Cormac Lucey: Still not in the big picture

I received the following comments from Cormac Lucey in response to my recent article on the fallout from the Mahon Tribunal Report.

My response to Mr. Lucy follows below.

I’m sorry that you were disappointed by my piece. Nowhere do I suggest that Bertie is “innocent of everything that happened”.

There is no doubt that those in government at the time must accept political responsibility for what happened to the economy on their watch.

But they got precious little help from “the experts” as this piece, which I wrote a year, attempts to demonstrate.

I would argue that Bertie didn’t deserve the adulation he enjoyed at the height of his powers. But nor does he deserve the opprobrium he “enjoys” today.

The same bodies which assured Bertie’s government that everything was OK in 2007 are today reassuring Enda’s government that our debts are sustainable.

We should look behind the pantomime villains which politics throws up and examine carefully the vested interests which endure long after “the villains” have left the stage to be replaced by new pantomime figures.

Unfortunately, Mr. Lucy, the pantomime villains you speak of hold positions of power where they can do pretty much as they like.

In almost all cases they put themselves, their party, the continuation of power for as long as possible and, of course, the behind the scenes vested interests before the country or its people.

They can do pretty much as they like because our administrative system- legal, public/civil service, law enforcement, regulatory agencies etc. do not operate like those in functional democracies.

In almost all cases these so called authorities go to great lengths to protect those guilty of corrupt practices and in many cases are themselves complicit in corruption.

At any time in the last thirty or so years politicians could have prevented the banks from routinely robbing their customers, could have allowed so called regulatory agencies to actually regulate rather than protecting the thieves, could have thrown their corrupt fellow politicians in jail.

They chose not to do any of this. As we can see from the (non) response to the Mahon Tribunal Report, they are still choosing not to do this.

Furthermore, many in the media seem to be completely blind to the big picture which is right in front of them.

Ireland is an intrinsically corrupt state. It is different from all other Western democracies in that it refuses to act against corrupt politicians or white- collar crime in general.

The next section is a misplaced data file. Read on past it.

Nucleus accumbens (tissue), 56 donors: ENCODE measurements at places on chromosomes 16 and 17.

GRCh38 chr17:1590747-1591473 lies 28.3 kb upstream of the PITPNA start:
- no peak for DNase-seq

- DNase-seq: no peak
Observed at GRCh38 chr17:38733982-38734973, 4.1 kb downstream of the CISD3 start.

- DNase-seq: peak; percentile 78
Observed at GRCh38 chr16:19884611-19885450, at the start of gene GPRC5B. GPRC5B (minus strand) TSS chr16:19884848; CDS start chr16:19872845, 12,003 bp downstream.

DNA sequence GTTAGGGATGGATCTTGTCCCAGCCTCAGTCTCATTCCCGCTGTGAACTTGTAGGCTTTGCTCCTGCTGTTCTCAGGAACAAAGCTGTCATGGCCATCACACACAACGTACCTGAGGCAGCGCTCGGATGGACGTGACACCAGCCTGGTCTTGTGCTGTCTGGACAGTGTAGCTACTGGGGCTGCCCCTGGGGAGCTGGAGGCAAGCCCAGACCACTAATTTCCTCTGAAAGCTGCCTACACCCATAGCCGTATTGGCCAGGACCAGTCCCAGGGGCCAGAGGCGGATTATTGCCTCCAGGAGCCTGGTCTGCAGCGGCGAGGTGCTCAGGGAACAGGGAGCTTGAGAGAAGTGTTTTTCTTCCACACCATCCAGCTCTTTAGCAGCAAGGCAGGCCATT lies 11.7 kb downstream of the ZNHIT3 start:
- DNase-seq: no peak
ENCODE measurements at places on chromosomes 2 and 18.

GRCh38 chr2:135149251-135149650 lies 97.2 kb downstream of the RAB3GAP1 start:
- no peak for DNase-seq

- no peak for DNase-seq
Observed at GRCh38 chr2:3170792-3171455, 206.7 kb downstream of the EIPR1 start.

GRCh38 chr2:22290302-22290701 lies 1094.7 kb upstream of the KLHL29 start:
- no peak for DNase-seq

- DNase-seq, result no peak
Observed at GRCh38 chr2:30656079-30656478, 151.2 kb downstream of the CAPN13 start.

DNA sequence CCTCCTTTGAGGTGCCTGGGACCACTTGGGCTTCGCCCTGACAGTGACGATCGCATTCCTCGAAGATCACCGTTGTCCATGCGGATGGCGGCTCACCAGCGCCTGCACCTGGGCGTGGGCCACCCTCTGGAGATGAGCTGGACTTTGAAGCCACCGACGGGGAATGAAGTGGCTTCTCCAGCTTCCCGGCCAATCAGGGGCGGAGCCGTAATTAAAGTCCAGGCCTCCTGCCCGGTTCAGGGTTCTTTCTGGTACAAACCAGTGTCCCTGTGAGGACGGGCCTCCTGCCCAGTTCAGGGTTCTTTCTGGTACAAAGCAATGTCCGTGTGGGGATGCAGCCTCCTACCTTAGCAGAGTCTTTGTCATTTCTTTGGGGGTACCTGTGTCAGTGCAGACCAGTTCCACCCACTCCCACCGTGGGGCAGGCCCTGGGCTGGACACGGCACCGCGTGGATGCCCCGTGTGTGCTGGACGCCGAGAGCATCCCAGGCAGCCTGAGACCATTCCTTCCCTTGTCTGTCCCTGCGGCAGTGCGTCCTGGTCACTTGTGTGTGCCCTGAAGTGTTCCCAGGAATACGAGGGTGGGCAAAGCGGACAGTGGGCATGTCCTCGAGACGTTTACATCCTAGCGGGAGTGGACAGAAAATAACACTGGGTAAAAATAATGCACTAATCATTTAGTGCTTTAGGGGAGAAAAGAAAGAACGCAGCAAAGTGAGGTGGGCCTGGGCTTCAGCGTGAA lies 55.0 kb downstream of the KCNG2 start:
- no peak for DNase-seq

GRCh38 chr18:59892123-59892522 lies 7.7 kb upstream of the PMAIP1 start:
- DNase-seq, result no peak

Anyone who doubts what I say need only ask themselves the following simple questions.

If a Mahon Tribunal type report were published in a functional democracy would there have been arrests by now?

The answer is, of course, a resounding yes.

Why, then, have there been no arrests in Ireland?

Because state authorities, including the body politic, put the preservation of their corrupt system before the good of the country or its people.

The evidence for this is overwhelming and obvious to anyone looking at the situation with a completely objective mind.

The article you wrote in 2011 deals with some reasons for the economic collapse in 2008. While the collapse of the economy is a catastrophic event it is only a (an inevitable) symptom of a corrupt political/administrative system.

Political/administrative/business corruption is the big picture. This is where the power lies and ordinary citizens are completely powerless to do anything about it – to date.

Bertie Ahern does deserve the opprobrium he’s getting. It’s an absolute minimum ‘punishment’ for what he has done to Ireland and its people.

I have absolutely no doubt whatsoever that if this low-grade politician did what he did in a functional democracy he would now be in jail.

As a victim citizen of a corrupt state I can say with absolute certainty that neither Ahern nor any of those named in the report will be brought to justice.

That fact alone confirms that Ireland is an intrinsically corrupt state.

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Cormac Lucey